The Social Impact of Monday School and Battle Jam - Les Petites Choses Production
Both Monday School and Battle Jam were initiated by the choreographer YANG Nai-Hsuan, the founder of Les Petites Choses Production, and her partners. Monday School was launched in 2016 under the Huashan Xinsheng Overpass in Taipei City and is free to join. It takes place every Monday evening, and gathers people from different backgrounds, statuses and ethnic groups from across Taipei who share the same passion for dance. Battle Jam is an annual event that offers a stage for performers of all kinds as well as for enthusiastic art lovers. Inspired by hip-hop, YANG uses dance to create communication between diverse communities, and takes street culture, social engagement and life education as her artistic practice.
As an independent producer and arts manager, I’ve been working with public and private sectors in the field of performing arts for quite many years and consequently, have known YANG for quite long time. I’ve seen almost all of her creations and have an impression of her artistic approach, which is easily recognised in arts circles in Taiwan. However, it wasn’t until Monday School and Battle Jam that I understood more deeply her attitude towards hip-hop dance, her perception of the performing arts, or more exactly, how she has been striving to integrate the arts into people’s life with her artistic practice.
How contemporary dance meets hip-hop dance
Les Petites Choses Production (LPCP) is a dance company founded in 2015 in Taiwan which involves hip-hop and elements of popular culture in its productions. This choice is driven by the company’s founder and artistic director, YANG Nai-Hsuan, and supports her views on dance and the wider performing arts.
Being a professional dancer and choreographer who received academic dance training from high school till university, YANG has an interest in different kinds of dance and was often regarded as “rebellious” during school years – a time when credentialism existed in the Taiwanese society. The most important thing for teachers was for students to focus on their studies as well as the dance genres taught in school, jazz and hip-hop did not form part of YANG’s academic training, but they were what she liked. “I enjoy the feeling of freedom that hip-hop dance provides. We can dance at any moment and at any place, with or without music.” She’s impressed by the sense of humour that hip-hop dancers have alongside their approach to musicality and life, a sense of humour that was ignored during her dance education.
After graduation, YANG split her time between theatre creation and teaching performing arts in high school, where many of her students have a hip-hop dance background. How to share her theatrical experience and creations with these young people has been one of her major concerns for the past decade. In 2013 she was working on a new production that was going to tour to different cities in Taiwan and she sought a way to make dance accessible for more people, rather than for communities who’re already familiar with the arts. At this point she decided to integrate hip-hop dancers into her new production. A Take-away Show was inspired by hip-hop culture, a production that, merely with a floor and a speaker, brought dance to any corner in any city; it was a work as flexible as hip-hop dancers she was working with. What she kept in mind while conceiving this work was not to necessarily create a great piece but to adopt a choreographic language that was understandable to young people and one which would make them feel the happiness of dancing.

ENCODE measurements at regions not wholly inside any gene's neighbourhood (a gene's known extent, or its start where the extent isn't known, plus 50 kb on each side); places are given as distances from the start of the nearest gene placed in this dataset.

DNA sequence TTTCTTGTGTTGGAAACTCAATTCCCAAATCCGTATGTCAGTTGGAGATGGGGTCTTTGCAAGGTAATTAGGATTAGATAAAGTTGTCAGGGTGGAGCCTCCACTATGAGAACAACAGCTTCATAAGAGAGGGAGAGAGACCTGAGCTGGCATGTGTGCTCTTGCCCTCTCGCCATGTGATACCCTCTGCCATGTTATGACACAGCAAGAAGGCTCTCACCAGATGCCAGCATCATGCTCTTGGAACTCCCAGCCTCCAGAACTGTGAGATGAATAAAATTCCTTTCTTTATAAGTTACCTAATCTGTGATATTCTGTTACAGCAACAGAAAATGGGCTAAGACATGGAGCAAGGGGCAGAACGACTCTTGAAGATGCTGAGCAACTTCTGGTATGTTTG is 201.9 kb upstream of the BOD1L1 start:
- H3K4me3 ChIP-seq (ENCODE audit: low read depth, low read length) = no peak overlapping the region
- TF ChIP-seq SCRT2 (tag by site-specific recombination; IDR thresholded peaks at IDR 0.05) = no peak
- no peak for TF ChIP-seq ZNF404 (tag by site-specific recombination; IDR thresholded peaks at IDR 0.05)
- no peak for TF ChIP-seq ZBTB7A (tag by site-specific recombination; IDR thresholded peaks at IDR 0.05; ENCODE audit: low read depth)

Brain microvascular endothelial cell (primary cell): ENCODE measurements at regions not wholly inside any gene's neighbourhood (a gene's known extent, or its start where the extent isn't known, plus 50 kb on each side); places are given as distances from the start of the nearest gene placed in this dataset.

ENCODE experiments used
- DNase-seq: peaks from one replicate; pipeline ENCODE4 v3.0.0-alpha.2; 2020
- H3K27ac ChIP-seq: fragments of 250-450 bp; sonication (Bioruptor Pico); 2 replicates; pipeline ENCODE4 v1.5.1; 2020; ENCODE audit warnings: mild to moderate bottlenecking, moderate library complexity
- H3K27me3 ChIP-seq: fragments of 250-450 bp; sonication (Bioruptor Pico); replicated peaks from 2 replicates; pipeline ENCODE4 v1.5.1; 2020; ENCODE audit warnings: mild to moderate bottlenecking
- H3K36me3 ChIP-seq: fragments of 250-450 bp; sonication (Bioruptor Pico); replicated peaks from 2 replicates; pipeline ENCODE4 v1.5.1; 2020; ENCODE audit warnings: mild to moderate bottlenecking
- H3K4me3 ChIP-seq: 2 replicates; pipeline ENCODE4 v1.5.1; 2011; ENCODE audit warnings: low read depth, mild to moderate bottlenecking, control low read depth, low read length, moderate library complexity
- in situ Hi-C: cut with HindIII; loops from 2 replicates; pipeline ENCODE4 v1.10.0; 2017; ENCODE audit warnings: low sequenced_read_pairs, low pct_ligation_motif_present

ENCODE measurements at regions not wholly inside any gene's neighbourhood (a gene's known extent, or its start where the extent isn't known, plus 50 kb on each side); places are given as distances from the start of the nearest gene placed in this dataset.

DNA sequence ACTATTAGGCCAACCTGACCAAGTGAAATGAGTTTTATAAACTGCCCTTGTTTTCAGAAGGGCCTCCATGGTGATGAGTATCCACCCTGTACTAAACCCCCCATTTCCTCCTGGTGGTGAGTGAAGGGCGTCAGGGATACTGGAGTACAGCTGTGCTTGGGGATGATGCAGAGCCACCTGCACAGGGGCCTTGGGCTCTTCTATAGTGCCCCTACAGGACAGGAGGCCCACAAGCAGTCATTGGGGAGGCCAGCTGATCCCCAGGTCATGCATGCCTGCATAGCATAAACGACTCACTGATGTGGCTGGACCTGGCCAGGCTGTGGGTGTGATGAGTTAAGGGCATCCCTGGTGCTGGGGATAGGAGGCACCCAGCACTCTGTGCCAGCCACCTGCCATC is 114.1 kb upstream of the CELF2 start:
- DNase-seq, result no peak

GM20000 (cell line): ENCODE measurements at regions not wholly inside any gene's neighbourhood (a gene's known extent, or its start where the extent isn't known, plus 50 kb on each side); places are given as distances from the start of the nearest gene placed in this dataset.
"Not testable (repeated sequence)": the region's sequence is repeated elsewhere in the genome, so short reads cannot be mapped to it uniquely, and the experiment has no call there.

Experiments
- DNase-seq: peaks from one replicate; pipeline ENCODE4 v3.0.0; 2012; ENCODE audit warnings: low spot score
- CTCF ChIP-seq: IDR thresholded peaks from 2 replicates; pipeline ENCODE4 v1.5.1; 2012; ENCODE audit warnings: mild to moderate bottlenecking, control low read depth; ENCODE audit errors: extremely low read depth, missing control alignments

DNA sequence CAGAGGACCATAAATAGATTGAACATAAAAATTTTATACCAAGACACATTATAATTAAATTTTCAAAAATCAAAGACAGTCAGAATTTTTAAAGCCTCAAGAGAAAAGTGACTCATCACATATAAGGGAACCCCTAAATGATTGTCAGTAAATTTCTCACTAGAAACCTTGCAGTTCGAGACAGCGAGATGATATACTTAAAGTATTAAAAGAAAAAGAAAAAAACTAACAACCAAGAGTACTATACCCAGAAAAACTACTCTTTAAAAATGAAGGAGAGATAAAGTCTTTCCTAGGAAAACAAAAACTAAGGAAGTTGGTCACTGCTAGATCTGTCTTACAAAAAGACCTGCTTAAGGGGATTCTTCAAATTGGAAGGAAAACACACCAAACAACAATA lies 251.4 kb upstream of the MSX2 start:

Given that the watching experience is quite different between dance theatre and hip-hop dance works, hip-hop dance became the channel through which she could communicate with her students and open a possibility of bringing them into the theatre. Once this channel was established, more exchanges and discussions could then be initiated.
Monday School, an open space without restrictions
In 2016, YANG once again got her inspiration from hip-hop dance. Whilst looking for a rehearsal space for her newly founded company (which was lacking resources) she decided to rehearse under the Huashan Xinsheng Overpass, a public playground that is reserved mainly for basketball and skateboarding. Right in the city center and next to the cultural space Huashan 1914 Creative Park, the playground is convenient, easily reachable by public transport and protected from the rain and wind. With its lighting equipment, it soon became one of the most popular venues for basketball and extreme sports in Taipei City, and lots of people go there to exercise after work. It’s a space full of graffiti and a few pairs of old shoes hang from the ceiling. When YANG and her partners started to rehearse “modern dance” in that space, it triggered the curiosity of people and passengers of the playground and people began to ask to join them. She and her partners made a decision to open the warm-up section of their rehearsal to the public, which eventually turned into the Monday School.